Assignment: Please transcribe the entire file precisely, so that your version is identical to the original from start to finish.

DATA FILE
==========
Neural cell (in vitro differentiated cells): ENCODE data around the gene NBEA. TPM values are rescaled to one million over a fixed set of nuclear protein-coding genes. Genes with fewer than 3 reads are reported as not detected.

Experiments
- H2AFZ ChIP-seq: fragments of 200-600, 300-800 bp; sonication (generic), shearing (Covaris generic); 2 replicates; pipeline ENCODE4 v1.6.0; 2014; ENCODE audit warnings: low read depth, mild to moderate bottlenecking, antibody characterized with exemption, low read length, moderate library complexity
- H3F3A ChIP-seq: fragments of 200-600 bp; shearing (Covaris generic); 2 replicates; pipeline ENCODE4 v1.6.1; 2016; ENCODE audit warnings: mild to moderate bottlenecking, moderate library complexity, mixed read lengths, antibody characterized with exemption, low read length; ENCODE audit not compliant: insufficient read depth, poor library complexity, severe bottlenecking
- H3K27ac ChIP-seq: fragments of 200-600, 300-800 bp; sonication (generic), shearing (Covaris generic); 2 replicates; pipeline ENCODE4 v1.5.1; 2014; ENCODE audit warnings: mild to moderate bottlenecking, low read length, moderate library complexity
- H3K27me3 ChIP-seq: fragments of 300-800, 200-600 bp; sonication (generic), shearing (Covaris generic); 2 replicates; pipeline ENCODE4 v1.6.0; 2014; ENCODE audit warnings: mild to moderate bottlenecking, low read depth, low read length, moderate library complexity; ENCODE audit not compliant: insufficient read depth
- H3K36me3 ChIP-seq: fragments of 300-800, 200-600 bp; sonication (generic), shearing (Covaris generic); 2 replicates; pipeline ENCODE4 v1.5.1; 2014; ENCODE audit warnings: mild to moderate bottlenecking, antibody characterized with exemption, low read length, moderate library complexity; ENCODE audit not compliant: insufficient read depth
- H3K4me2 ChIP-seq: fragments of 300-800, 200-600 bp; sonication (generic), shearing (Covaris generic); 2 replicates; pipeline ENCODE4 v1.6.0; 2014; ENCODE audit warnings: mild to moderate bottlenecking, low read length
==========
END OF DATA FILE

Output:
Neural cell (in vitro differentiated cells): ENCODE data around the gene NBEA. TPM values are rescaled to one million over a fixed set of nuclear protein-coding genes. Genes with fewer than 3 reads are reported as not detected.

Experiments
- H2AFZ ChIP-seq: fragments of 200-600, 300-800 bp; sonication (generic), shearing (Covaris generic); 2 replicates; pipeline ENCODE4 v1.6.0; 2014; ENCODE audit warnings: low read depth, mild to moderate bottlenecking, antibody characterized with exemption, low read length, moderate library complexity
- H3F3A ChIP-seq: fragments of 200-600 bp; shearing (Covaris generic); 2 replicates; pipeline ENCODE4 v1.6.1; 2016; ENCODE audit warnings: mild to moderate bottlenecking, moderate library complexity, mixed read lengths, antibody characterized with exemption, low read length; ENCODE audit not compliant: insufficient read depth, poor library complexity, severe bottlenecking
- H3K27ac ChIP-seq: fragments of 200-600, 300-800 bp; sonication (generic), shearing (Covaris generic); 2 replicates; pipeline ENCODE4 v1.5.1; 2014; ENCODE audit warnings: mild to moderate bottlenecking, low read length, moderate library complexity
- H3K27me3 ChIP-seq: fragments of 300-800, 200-600 bp; sonication (generic), shearing (Covaris generic); 2 replicates; pipeline ENCODE4 v1.6.0; 2014; ENCODE audit warnings: mild to moderate bottlenecking, low read depth, low read length, moderate library complexity; ENCODE audit not compliant: insufficient read depth
- H3K36me3 ChIP-seq: fragments of 300-800, 200-600 bp; sonication (generic), shearing (Covaris generic); 2 replicates; pipeline ENCODE4 v1.5.1; 2014; ENCODE audit warnings: mild to moderate bottlenecking, antibody characterized with exemption, low read length, moderate library complexity; ENCODE audit not compliant: insufficient read depth
- H3K4me2 ChIP-seq: fragments of 300-800, 200-600 bp; sonication (generic), shearing (Covaris generic); 2 replicates; pipeline ENCODE4 v1.6.0; 2014; ENCODE audit warnings: mild to moderate bottlenecking, low read length